Alright, let’s get into this. This idea that obfuscating your stuff with non-standards ports is the #1 method to stopping getting pwned is just word salad BS. Does it help? Sure it helps. Is it a 100% success, no not at all. Why? Because other ports are still scanned, may not be in the same level as the default ports but they are still scanned. So many people will go “Oh I changed my SIP ports to something non-standard so why did this happen?!” still.
Another thing to point out, every major carrier and provider use port 5060 and no domain setups, purely IP based connections. So are they getting hacked and pwned every which way till Sunday? No? Why? Oh yeah, security measures.
I’ll be honest, I got hit in July by fraud. Not by them compromising my systems but by someone compromising the Cisco SPA112 the user had. Just a little side note, for the first time in almost 3 years, the Cisco SPA112 has had two releases for firmware this year alone to fix to security holes that can give sensitive information to the hacker.
So now they had proper user/password, oh and they had the DOMAIN because I use FQDNs for everything. Luckily, I had other levels of checks and only some of it got through. Right there highlights how your network could be compromised without them touching your network. They got everything they needed.
And as much as we are going on about the PBX/server side, how many times do you get calls from your customers about strange calls (sometimes from themselves because they are that extension) that have no one on the other side and just keep calling them. Oh yeah, that’s the location being SIP scanned through freaking NAT. So now you have to deal with the fact your end users could have really crapping routers/firewalls, they may have horrible NAT rules and of course their devices are most likely listening on 5060 for the main line.
So you can sit there and lock down your network all you want, if you don’t account for your end users security (or lack of it) then you’re just leaving yourself open still. Because it’s never the large customers I see a problem from or weird attempts from. It’s always those little one line Resi/SOHO accounts that have ATA’s or a single IP phone with no actual network and just plug into the ISP’s modem/router combo.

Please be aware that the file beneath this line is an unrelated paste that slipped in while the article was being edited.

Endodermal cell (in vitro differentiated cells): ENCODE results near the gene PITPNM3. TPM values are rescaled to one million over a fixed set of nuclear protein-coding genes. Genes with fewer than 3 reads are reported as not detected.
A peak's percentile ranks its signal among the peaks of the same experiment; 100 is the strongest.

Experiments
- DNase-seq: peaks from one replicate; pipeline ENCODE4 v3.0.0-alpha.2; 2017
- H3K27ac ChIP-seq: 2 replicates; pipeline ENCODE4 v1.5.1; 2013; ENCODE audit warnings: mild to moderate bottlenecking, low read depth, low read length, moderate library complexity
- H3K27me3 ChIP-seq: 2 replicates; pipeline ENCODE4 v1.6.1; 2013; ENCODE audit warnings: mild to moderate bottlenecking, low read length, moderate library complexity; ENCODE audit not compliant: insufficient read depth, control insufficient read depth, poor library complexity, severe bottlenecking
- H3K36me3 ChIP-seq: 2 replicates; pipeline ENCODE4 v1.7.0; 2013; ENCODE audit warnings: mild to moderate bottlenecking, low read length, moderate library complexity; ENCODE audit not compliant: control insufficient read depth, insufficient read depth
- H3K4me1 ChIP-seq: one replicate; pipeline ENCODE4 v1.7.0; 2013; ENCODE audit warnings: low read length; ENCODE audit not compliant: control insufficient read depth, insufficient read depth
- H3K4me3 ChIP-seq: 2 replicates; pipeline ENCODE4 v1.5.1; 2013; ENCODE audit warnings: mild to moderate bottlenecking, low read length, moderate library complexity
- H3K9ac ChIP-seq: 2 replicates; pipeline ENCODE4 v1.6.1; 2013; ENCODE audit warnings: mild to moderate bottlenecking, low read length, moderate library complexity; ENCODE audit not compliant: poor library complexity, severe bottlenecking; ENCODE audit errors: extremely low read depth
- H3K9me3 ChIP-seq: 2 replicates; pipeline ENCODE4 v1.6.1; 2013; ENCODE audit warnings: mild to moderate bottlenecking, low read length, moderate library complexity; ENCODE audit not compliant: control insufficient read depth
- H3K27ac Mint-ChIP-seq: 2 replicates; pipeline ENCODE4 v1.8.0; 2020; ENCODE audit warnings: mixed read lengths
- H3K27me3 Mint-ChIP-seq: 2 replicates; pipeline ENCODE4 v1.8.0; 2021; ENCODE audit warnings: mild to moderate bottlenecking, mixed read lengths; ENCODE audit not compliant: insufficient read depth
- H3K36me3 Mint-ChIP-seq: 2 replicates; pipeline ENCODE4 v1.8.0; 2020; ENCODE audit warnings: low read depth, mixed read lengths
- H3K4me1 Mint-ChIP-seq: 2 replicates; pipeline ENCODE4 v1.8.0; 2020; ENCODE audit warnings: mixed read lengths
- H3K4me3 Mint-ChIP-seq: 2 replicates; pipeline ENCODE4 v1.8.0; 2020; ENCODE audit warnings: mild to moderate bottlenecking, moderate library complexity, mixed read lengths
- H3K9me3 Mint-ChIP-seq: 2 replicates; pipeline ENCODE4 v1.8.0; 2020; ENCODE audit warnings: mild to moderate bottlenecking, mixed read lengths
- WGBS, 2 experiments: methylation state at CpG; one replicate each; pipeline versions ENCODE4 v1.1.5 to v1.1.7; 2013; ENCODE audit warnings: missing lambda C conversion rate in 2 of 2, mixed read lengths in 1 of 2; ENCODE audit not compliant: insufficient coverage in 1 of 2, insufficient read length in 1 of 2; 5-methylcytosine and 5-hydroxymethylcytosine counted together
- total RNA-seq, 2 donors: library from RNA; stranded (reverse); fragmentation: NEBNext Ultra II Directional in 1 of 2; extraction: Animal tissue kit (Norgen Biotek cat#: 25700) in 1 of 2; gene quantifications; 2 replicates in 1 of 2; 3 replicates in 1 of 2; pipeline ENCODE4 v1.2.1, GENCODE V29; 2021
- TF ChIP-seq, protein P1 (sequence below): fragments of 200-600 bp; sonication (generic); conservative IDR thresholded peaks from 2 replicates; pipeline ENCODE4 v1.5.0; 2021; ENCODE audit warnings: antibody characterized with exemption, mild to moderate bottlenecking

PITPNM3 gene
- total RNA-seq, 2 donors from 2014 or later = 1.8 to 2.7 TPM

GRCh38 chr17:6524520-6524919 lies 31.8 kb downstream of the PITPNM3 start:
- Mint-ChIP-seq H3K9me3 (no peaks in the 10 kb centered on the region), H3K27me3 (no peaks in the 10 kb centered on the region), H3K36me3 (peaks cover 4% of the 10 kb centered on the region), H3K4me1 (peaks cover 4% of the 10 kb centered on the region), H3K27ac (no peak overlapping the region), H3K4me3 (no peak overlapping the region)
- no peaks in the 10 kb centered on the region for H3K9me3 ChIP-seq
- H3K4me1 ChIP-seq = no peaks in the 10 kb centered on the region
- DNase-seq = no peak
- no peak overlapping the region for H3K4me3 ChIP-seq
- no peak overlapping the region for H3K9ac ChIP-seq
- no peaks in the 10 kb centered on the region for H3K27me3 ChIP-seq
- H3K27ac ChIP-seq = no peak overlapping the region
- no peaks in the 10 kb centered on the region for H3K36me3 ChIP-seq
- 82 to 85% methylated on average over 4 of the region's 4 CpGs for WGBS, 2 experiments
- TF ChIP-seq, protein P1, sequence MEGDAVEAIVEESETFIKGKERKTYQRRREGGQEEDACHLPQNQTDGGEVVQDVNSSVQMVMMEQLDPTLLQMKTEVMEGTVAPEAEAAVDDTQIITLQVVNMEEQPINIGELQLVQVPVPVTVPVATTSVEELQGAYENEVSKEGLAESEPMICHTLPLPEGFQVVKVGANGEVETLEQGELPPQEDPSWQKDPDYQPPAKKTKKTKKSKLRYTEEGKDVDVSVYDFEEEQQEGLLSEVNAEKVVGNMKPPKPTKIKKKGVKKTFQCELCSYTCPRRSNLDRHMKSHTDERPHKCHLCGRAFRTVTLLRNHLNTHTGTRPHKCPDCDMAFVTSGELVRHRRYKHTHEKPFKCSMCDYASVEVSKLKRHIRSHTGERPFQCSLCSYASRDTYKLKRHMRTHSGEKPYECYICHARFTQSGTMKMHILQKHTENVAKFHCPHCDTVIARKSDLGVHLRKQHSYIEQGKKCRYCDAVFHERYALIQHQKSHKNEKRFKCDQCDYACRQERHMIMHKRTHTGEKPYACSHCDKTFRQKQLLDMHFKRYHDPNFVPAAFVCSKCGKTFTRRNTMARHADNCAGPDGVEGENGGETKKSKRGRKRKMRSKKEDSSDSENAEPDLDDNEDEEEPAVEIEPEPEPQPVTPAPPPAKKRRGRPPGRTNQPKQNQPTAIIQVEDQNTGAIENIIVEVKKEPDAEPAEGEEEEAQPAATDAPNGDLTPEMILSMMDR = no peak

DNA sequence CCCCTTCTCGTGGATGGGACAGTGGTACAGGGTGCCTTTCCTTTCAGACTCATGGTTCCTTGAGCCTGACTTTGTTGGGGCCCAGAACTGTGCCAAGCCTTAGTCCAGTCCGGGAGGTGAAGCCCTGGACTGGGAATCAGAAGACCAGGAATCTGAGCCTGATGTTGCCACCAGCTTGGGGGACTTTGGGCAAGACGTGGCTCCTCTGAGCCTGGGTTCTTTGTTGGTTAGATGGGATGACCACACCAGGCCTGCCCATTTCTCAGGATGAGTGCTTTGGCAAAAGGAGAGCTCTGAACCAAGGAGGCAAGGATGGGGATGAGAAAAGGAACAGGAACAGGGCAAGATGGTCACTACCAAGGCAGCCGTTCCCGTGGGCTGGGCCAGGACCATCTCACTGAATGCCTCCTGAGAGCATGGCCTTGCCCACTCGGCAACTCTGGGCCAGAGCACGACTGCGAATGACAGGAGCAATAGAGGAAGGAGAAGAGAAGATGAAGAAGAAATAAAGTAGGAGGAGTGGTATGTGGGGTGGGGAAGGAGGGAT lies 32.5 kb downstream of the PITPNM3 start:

Just to recap:
— Changing standard ports. Workable solution. Must be used with others to be fully effective.
— Using FQDN’s vs straight IPs. Workable solution. Should be used with others.
— Using TLS. Workable. A huge resource hog for a red herring since the PSTN doesn’t have TLS and it would require all the calls to be decyrpted/encrypted constantly. Again, not a lone solution.
Those three things are great when used together and with other things. Using them just alone is still leaving you open because none of those take into account what I pointed out earlier. Your end users being pwned on their side. So while those steps are great to block those that have no real clue on how requests should be formatted for your network, once they get your end users details they have exactly how the request should be formed.
You still need extra layers to account for when valid users are compromised and their information is being used. I still have flooding and tracking for how many INVITEs, REGISTERs, etc are being sent in X amount of time. I still have rules about what source IPs can actually connect to the network.
I also have various multi-factor auth methods. Such as, they can lock down requests to only be accepted from the end users IP plus auth creds. Since 99% of the compromises are straight up calls (they don’t register because that gives them away) so they must have a valid registration in order to make calls. Or they have to have a valid registration, it must come from their allowed source IP AND must still auth.
Much like an onion your security should have many layers.